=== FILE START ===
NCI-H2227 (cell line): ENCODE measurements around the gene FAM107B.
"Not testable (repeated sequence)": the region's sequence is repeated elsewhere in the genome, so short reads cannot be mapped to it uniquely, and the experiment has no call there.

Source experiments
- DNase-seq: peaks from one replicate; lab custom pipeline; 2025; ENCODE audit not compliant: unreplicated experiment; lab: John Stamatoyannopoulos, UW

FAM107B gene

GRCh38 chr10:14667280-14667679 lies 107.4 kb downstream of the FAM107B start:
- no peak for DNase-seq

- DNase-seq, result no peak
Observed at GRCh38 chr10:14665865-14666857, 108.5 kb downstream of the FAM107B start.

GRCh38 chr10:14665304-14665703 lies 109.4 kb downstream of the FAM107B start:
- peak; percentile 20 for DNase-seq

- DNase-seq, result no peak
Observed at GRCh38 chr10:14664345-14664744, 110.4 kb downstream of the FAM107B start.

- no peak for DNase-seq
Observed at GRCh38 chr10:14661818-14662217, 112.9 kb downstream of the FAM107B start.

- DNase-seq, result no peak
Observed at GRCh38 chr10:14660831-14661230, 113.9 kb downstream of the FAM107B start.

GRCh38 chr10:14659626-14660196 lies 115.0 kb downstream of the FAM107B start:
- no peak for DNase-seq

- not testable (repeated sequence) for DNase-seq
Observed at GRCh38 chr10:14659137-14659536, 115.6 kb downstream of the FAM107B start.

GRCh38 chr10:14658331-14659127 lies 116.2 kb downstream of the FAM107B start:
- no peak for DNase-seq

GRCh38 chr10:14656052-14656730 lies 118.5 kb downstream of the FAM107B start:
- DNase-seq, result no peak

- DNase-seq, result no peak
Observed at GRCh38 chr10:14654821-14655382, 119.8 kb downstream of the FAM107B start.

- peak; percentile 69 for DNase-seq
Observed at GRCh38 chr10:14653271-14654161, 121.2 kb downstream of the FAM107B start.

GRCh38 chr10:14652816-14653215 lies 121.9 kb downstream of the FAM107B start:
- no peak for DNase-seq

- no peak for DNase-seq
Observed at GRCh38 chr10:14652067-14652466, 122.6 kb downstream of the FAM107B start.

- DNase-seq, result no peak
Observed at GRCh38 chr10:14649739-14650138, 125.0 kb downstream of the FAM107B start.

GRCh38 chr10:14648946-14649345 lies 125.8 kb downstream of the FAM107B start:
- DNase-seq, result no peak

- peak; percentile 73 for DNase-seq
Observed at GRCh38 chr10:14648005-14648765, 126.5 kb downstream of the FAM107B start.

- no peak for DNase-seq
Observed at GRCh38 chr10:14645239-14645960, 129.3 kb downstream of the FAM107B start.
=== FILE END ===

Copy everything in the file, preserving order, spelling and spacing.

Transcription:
NCI-H2227 (cell line): ENCODE measurements around the gene FAM107B.
"Not testable (repeated sequence)": the region's sequence is repeated elsewhere in the genome, so short reads cannot be mapped to it uniquely, and the experiment has no call there.

Source experiments
- DNase-seq: peaks from one replicate; lab custom pipeline; 2025; ENCODE audit not compliant: unreplicated experiment; lab: John Stamatoyannopoulos, UW

FAM107B gene

GRCh38 chr10:14667280-14667679 lies 107.4 kb downstream of the FAM107B start:
- no peak for DNase-seq

- DNase-seq, result no peak
Observed at GRCh38 chr10:14665865-14666857, 108.5 kb downstream of the FAM107B start.

GRCh38 chr10:14665304-14665703 lies 109.4 kb downstream of the FAM107B start:
- peak; percentile 20 for DNase-seq

- DNase-seq, result no peak
Observed at GRCh38 chr10:14664345-14664744, 110.4 kb downstream of the FAM107B start.

- no peak for DNase-seq
Observed at GRCh38 chr10:14661818-14662217, 112.9 kb downstream of the FAM107B start.

- DNase-seq, result no peak
Observed at GRCh38 chr10:14660831-14661230, 113.9 kb downstream of the FAM107B start.

GRCh38 chr10:14659626-14660196 lies 115.0 kb downstream of the FAM107B start:
- no peak for DNase-seq

- not testable (repeated sequence) for DNase-seq
Observed at GRCh38 chr10:14659137-14659536, 115.6 kb downstream of the FAM107B start.

GRCh38 chr10:14658331-14659127 lies 116.2 kb downstream of the FAM107B start:
- no peak for DNase-seq

GRCh38 chr10:14656052-14656730 lies 118.5 kb downstream of the FAM107B start:
- DNase-seq, result no peak

- DNase-seq, result no peak
Observed at GRCh38 chr10:14654821-14655382, 119.8 kb downstream of the FAM107B start.

- peak; percentile 69 for DNase-seq
Observed at GRCh38 chr10:14653271-14654161, 121.2 kb downstream of the FAM107B start.

GRCh38 chr10:14652816-14653215 lies 121.9 kb downstream of the FAM107B start:
- no peak for DNase-seq

- no peak for DNase-seq
Observed at GRCh38 chr10:14652067-14652466, 122.6 kb downstream of the FAM107B start.

- DNase-seq, result no peak
Observed at GRCh38 chr10:14649739-14650138, 125.0 kb downstream of the FAM107B start.

GRCh38 chr10:14648946-14649345 lies 125.8 kb downstream of the FAM107B start:
- DNase-seq, result no peak

- peak; percentile 73 for DNase-seq
Observed at GRCh38 chr10:14648005-14648765, 126.5 kb downstream of the FAM107B start.

- no peak for DNase-seq
Observed at GRCh38 chr10:14645239-14645960, 129.3 kb downstream of the FAM107B start.